Cut this down to only the communication efforts that will attract and retain members. That probably means focusing on helping CIOs to see value and urgency in Apereo membership, maybe targeting institutions that have already adopted Apereo software significantly (so, most likely to care) and in regions likely to be able to afford an Apereo membership (so, more likely to impact overall revenue more).
It’s not that other kinds of communication aren’t valuable. It’s that Apereo can’t afford it until it can.
Above-campus or cloud-based service provision, and its interaction with open source software, is a theme of specific interest that will be assigned priority in the coming year, particularly in terms of approaches taken in different parts of the world.
If there’s any way to defer this, defer it. It sounds like a distraction from securing memberships.
Communications and outreach is a critical enabler of objectives around membership and financial health. In particular community members will be encouraged and equipped to represent their engagement in Apereo activities, and use of Apereo software, as they engage with other associations they are active within - EDUCAUSE, AXIES, ALT etc.
This sounds promising.
The Foundation will continue to support a range of global, regional and individual software community events over the course of the coming year, seeking economies of scale by combination or linkage where appropriate, and working with partner organisations to increase effectiveness and reduce costs.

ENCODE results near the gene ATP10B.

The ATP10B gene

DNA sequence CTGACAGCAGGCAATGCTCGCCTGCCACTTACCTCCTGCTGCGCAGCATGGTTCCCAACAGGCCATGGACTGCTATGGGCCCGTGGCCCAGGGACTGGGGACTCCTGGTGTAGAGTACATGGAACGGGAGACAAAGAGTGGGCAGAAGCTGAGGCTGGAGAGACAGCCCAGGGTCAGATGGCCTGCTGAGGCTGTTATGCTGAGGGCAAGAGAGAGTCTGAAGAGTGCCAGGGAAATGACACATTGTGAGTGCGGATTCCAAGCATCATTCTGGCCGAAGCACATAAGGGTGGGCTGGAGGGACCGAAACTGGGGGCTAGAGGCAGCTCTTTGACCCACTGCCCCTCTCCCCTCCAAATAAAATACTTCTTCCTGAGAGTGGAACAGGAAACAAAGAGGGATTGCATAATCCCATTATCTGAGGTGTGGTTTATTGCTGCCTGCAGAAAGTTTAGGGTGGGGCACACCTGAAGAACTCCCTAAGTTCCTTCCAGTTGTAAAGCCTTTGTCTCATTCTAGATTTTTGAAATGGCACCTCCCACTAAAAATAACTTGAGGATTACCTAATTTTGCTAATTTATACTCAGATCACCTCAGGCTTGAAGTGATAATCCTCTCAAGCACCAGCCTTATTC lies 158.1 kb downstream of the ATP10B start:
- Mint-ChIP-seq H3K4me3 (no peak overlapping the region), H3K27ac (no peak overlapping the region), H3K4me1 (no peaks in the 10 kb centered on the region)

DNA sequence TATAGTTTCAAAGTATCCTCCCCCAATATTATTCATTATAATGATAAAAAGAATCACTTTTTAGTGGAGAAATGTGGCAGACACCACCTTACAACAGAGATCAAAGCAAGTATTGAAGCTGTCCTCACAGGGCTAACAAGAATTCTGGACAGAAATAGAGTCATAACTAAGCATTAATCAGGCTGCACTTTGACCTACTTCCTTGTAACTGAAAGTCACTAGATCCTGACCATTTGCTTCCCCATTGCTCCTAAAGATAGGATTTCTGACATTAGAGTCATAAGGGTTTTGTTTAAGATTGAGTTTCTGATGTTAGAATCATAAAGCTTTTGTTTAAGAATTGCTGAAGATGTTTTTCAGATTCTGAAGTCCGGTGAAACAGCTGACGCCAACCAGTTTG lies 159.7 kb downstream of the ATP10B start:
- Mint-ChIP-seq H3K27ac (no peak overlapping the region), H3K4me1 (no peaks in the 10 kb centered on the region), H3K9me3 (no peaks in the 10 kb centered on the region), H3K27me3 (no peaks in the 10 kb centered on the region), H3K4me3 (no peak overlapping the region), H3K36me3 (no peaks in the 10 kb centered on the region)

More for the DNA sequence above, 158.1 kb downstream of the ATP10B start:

Do as little of this as Apereo can get away with and leverage it as much as possible to draw in more members and retain existing members.
Apereo will continue to seek partnerships with organisations with missions that overlap its own, or are complimentary.
Pursue new and invest in existing partnerships only insofar as these will pull in more members and retain existing members.
Consider reworking existing partnerships. For example, every French university should be an Apereo member. Apereo cannot afford to forgo this revenue, and ESUP cannot afford not to support Apereo in this way over the longer term in order to make the open source software ESUP relies upon more sustainable.
We will act to promote LAMP as a solution for smaller institutions, and deepen our collaboration with ESUP-Portail, as it continues to grow the adoption of, and contribution to, an increasing range of Apereo software in France.
Only do this if it’s going to increase membership. Investing in LAMP and ESUP should be through the lens of expected recurring revenue returns on that investment.
6. Development Opportunities and Recognition Programs
It is appropriate that we review progress so far to encourage and resource further development, and additional strands of these [recognition] activities. 2018 will also see the exploration of a series of developmental activities for Apereo community participants, beginning to unlock the potential for further sharing of expertise across the broad community.
Apereo can’t afford this. I imagine no institution became or remained a member because of an Apereo fellowship or an ATLAS award. (The Fellowship program in particular seems to have an interesting track record of fellows exiting Apereo contexts soon after their fellowship).
by Andrew Petro as individual contributor